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The key to enjoying video games is learning how to battle against common mistakes

The rain has finally come! I’ve had a dry summer despite the weather soaking my home in the United Kingdom. Over this month, I get a break from the heat as well. It’s been frequent, but finally there



The rain has at last arrived! Given that I live in the UK, where we are frequently known for our dreadful rainfall, that seems strange. This summer has been unique, but it feels like I am finally getting a reprieve from the heat, if only for a short period.

In my previous Flawed Games article, I discussed four games that, while having serious flaws, I find to be really enjoyable. Even if a game has issues, they may not matter as much if other elements make up for them. I’ll use Cyberpunk 2077 as an example once more: Really, 250 hours of playtime speak it all. It’s worth playing because of the game’s compelling tale, endearing cast of people, and gorgeous (though somewhat antiseptic) setting.

As I worked on my Steam Deck and Indie Corner series, my last piece was meant to be a one-time affair. However, I found myself having a ton of games to discuss. I discovered how many flawed games I like after browsing through my game library. I therefore thought that making this a series would be fantastic! I’ll be getting back to my work with the Steam Deck soon; if anyone has one and is interested in learning more, they should check out the article I’m working on about getting the most battery life out of the gadget. However, today is all about more problematic video games!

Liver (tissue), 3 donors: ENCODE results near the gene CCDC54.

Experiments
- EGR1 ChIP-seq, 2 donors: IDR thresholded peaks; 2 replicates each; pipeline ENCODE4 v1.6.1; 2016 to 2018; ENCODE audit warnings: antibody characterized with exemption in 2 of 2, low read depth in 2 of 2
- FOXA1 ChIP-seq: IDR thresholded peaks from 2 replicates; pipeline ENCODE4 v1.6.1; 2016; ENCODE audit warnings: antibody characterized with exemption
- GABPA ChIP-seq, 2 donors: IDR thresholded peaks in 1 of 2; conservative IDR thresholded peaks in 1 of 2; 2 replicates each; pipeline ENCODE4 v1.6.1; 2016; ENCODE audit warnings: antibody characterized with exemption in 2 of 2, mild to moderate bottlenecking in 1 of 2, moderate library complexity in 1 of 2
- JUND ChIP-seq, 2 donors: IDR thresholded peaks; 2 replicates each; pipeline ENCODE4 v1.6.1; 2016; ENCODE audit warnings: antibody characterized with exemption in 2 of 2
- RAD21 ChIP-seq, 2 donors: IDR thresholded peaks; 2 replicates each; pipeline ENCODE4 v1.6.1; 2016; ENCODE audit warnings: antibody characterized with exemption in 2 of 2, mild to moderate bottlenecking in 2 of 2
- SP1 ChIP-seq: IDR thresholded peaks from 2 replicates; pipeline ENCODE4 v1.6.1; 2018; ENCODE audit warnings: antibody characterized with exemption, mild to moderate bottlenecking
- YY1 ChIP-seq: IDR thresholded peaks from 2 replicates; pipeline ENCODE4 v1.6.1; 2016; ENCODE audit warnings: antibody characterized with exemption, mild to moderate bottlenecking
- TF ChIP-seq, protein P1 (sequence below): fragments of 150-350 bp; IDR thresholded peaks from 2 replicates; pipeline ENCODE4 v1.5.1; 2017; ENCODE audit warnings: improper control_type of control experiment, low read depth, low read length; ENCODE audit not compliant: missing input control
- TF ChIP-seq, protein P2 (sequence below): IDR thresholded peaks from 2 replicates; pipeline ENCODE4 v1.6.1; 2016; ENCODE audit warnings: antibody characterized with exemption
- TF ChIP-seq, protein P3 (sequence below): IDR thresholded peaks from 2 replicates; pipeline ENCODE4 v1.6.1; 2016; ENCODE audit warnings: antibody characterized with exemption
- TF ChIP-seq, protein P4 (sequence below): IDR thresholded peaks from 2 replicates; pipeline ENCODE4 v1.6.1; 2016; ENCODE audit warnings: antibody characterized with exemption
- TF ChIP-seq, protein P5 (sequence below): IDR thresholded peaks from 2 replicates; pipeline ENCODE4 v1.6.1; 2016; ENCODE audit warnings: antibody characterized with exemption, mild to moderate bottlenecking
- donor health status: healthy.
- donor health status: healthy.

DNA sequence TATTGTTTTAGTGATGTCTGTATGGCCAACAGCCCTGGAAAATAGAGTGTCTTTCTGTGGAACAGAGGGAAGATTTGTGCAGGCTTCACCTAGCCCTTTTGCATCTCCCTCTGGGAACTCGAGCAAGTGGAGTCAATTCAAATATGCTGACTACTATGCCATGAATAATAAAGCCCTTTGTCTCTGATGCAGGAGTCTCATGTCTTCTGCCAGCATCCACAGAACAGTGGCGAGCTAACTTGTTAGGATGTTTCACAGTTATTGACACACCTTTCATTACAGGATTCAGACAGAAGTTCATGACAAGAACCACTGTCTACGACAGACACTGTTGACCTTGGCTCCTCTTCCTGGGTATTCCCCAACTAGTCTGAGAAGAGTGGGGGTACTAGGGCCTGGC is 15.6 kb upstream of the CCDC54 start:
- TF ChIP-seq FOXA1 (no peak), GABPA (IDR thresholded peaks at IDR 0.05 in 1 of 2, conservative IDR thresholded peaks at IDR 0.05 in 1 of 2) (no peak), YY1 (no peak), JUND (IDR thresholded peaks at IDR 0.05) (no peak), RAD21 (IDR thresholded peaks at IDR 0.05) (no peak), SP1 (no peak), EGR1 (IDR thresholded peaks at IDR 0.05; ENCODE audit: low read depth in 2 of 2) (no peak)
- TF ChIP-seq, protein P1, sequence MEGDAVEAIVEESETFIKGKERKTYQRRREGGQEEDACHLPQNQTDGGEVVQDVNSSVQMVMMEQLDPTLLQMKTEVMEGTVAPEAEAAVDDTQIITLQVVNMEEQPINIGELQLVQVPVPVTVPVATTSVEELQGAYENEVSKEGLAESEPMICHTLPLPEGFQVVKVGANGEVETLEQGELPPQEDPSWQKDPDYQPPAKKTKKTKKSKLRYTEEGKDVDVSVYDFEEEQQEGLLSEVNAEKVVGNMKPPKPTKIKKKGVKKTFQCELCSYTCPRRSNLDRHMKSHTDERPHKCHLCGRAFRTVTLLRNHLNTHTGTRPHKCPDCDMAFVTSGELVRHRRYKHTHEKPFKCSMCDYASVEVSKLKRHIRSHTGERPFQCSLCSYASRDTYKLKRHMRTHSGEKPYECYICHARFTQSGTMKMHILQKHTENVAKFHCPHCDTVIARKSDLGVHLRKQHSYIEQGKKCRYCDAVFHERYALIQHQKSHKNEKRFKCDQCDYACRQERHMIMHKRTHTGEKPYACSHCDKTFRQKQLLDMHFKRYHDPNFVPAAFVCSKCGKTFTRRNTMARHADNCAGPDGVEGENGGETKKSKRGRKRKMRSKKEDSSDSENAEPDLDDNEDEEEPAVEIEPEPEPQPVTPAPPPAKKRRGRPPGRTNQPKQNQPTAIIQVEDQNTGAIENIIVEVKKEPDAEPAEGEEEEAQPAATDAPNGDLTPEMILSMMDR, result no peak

I want to begin today’s installment with Fallout 4, a contentious video game from Bethesda. You’ll discover that a sizable portion of my “flawed yet pleasant” games are Bethesda titles.

When I was playing Fallout 4 on my Steam Deck, that’s when I really got the idea to start my series on flawed video games. That was a fascinating experience since I haven’t installed or played Fallout 4 since I stopped playing the game in the beginning of 2016. Even though Fallout 4 did well, the Fallout community hasn’t taken to it all that much. I seem to recall that, while I like playing the game, I wasn’t particularly fascinated by it. While the 2015 Fallout game improved on Fallout 3 in terms of graphics, shooting, and movement, it struggled to tell an interesting plot and made terrible dialogue design decisions, making it a poor Fallout game. It was unquestionably inferior than Fallout: New Vegas by Obsidian, which many fans consider to be among the greatest in the franchise. I’ll admit that I never found the fixation with New Vegas to be alluring. It’s a fantastic game, and I think it’s my favorite in the Fallout series, but I’m curious as to why it’s held in such high regard. It is even more broken than Bethesda games.